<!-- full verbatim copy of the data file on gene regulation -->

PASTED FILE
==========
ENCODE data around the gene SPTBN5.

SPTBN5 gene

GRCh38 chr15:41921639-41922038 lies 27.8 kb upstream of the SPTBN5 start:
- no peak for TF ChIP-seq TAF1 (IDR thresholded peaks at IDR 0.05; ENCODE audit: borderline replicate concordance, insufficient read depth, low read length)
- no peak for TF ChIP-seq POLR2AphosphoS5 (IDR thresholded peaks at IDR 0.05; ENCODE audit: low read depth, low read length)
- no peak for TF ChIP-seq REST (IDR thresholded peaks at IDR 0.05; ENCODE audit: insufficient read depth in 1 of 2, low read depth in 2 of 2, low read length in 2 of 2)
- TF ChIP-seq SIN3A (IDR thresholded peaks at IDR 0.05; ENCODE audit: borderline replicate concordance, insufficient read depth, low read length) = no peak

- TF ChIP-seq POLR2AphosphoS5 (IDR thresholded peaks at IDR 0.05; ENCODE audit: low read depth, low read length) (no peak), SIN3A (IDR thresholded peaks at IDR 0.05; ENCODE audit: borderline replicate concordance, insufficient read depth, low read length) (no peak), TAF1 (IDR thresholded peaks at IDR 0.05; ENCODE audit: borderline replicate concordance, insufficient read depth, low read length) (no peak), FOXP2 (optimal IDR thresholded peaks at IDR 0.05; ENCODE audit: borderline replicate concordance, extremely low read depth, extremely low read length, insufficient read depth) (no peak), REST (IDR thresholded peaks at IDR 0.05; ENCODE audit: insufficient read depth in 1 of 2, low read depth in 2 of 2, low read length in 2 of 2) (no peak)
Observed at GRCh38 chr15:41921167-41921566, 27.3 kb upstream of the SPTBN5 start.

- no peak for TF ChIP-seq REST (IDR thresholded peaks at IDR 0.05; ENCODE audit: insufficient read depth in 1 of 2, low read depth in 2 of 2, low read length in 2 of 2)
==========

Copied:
ENCODE data around the gene SPTBN5.

SPTBN5 gene

GRCh38 chr15:41921639-41922038 lies 27.8 kb upstream of the SPTBN5 start:
- no peak for TF ChIP-seq TAF1 (IDR thresholded peaks at IDR 0.05; ENCODE audit: borderline replicate concordance, insufficient read depth, low read length)
- no peak for TF ChIP-seq POLR2AphosphoS5 (IDR thresholded peaks at IDR 0.05; ENCODE audit: low read depth, low read length)
- no peak for TF ChIP-seq REST (IDR thresholded peaks at IDR 0.05; ENCODE audit: insufficient read depth in 1 of 2, low read depth in 2 of 2, low read length in 2 of 2)
- TF ChIP-seq SIN3A (IDR thresholded peaks at IDR 0.05; ENCODE audit: borderline replicate concordance, insufficient read depth, low read length) = no peak

- TF ChIP-seq POLR2AphosphoS5 (IDR thresholded peaks at IDR 0.05; ENCODE audit: low read depth, low read length) (no peak), SIN3A (IDR thresholded peaks at IDR 0.05; ENCODE audit: borderline replicate concordance, insufficient read depth, low read length) (no peak), TAF1 (IDR thresholded peaks at IDR 0.05; ENCODE audit: borderline replicate concordance, insufficient read depth, low read length) (no peak), FOXP2 (optimal IDR thresholded peaks at IDR 0.05; ENCODE audit: borderline replicate concordance, extremely low read depth, extremely low read length, insufficient read depth) (no peak), REST (IDR thresholded peaks at IDR 0.05; ENCODE audit: insufficient read depth in 1 of 2, low read depth in 2 of 2, low read length in 2 of 2) (no peak)
Observed at GRCh38 chr15:41921167-41921566, 27.3 kb upstream of the SPTBN5 start.

- no peak for TF ChIP-seq REST (IDR thresholded peaks at IDR 0.05; ENCODE audit: insufficient read depth in 1 of 2, low read depth in 2 of 2, low read length in 2 of 2)